Adelaide’s most popular walking trail is even better – and safer – than before. Here’s what you can expect.
The trail is rated Grade 4. It starts at Waterfall Gully in Adelaide’s eastern suburbs and is in the Cleland National Park.
Its attractiveness is no surprise; you can challenge yourself (or not!) on the hike and there are cafes at each end, scenic waterfalls in between and stunning views of the city at the summit.
The trail was extensively damaged by flooding and landslides during severe storms in late 2016, making it too dangerous to use until emergency repairs were carried out.
Major restoration works aimed to future-proof the trail by upgrading surfaces and boardwalks so they could better withstand storm events and be able to meet growing demand from trail users.
So what has been done to the trail?
It has a safer, more durable surface
The trail now has about 3km of exposed aggregate concrete. This has replaced the previous unsealed rubble surface, which was not robust enough for this environment and terrain.
A standard concrete surface is durable but can be slippery, but the new aggregate surface has gravel chips partially exposed, providing extra slip resistance and toughness.
This work used about 1600 tonnes of concrete, of which about 200 tonnes was delivered by helicopter because of the access issues for machinery. The helicopter made 30 to 40 lifts per day.
You won’t get your feet wet – unless you want to!
There’s 220m of elevated boardwalks over creek lines and boggy areas such as Wilsons Bog, one of the largest swamps in the Mt Lofty Ranges.
The boardwalks were built using fibre-reinforced plastic structural components and anti-slip mesh decking – handy during winter.
The creek banks are better protected
About 60m of eroded creek banks were reinstated with rock-filled gabion baskets to provide protection from scouring by fast-flowing water during storms.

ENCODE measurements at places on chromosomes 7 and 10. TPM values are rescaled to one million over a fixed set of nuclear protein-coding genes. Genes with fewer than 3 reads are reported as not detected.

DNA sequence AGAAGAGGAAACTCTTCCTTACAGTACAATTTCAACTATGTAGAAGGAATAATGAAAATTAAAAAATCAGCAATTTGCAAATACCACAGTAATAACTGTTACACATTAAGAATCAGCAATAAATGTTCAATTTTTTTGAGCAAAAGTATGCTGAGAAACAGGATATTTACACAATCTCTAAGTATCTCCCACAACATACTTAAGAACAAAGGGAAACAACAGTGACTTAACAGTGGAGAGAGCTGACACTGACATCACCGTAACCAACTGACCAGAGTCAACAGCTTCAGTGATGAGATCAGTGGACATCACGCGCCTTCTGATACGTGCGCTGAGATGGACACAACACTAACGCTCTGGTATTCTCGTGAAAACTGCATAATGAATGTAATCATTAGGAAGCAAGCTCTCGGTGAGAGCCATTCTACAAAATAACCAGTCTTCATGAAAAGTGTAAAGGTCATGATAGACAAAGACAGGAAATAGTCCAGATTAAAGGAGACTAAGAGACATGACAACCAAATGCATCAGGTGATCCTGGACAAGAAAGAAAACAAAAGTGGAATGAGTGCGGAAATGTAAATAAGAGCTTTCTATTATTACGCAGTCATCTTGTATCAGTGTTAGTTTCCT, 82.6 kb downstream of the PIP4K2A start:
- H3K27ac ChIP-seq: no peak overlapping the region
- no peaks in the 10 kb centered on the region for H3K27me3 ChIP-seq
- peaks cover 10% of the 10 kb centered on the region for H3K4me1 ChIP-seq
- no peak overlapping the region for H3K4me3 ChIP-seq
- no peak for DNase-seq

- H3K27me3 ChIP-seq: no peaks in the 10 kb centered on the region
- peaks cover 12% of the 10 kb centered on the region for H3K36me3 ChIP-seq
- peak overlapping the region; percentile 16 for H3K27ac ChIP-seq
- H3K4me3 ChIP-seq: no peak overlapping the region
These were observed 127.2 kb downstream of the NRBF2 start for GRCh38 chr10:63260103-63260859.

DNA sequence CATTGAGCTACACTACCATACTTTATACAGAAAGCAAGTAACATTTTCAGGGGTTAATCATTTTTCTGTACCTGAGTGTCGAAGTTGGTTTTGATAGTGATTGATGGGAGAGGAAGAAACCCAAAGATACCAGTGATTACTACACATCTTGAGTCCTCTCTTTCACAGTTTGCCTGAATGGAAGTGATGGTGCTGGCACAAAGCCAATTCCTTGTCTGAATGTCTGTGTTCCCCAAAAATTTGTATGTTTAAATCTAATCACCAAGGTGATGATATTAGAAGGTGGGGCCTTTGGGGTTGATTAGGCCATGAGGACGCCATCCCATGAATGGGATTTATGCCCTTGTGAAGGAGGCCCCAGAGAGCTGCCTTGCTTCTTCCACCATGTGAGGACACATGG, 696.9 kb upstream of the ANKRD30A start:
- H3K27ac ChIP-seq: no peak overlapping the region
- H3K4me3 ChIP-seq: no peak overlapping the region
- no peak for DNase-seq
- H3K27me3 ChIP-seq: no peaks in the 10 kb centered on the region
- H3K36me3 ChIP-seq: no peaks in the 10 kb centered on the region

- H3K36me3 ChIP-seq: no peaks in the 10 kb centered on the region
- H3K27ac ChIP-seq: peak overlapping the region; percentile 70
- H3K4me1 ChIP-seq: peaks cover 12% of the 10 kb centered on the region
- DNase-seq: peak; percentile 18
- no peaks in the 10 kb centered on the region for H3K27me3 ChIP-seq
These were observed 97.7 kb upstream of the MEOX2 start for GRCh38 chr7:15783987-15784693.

Extensive revegetation works have also been undertaken along the trail.
You can learn more while walking
New signs have been installed to provide directions and highlight the landscape and the wildlife that lives there.
Along the trail there’s also breakout areas with benches for those who need a rest or want to enjoy the view, and a new boardwalk and lookout connection with the existing Harford Trail.
About the upgrade project
The project was complex and there were several challenges, including the fact that the trail was narrow and now unstable in places.
But for regular trail users, the paramount issue was that this Adelaide institution remain open as much as possible so they could continue to tackle their much-loved 3.9km-each-way hike.
Restoration work began in January 2018 and was completed in May this year. For most of the $5 million project, public access was maintained on weekends, and through the use of detours around construction sites on weekdays. There were only three weeks during which weekday access was not possible because there were no safe alternative routes.
Want to know about other ways to get to the summit? Read our story:14 other ways to walk to Adelaide’s Mount Lofty Summit.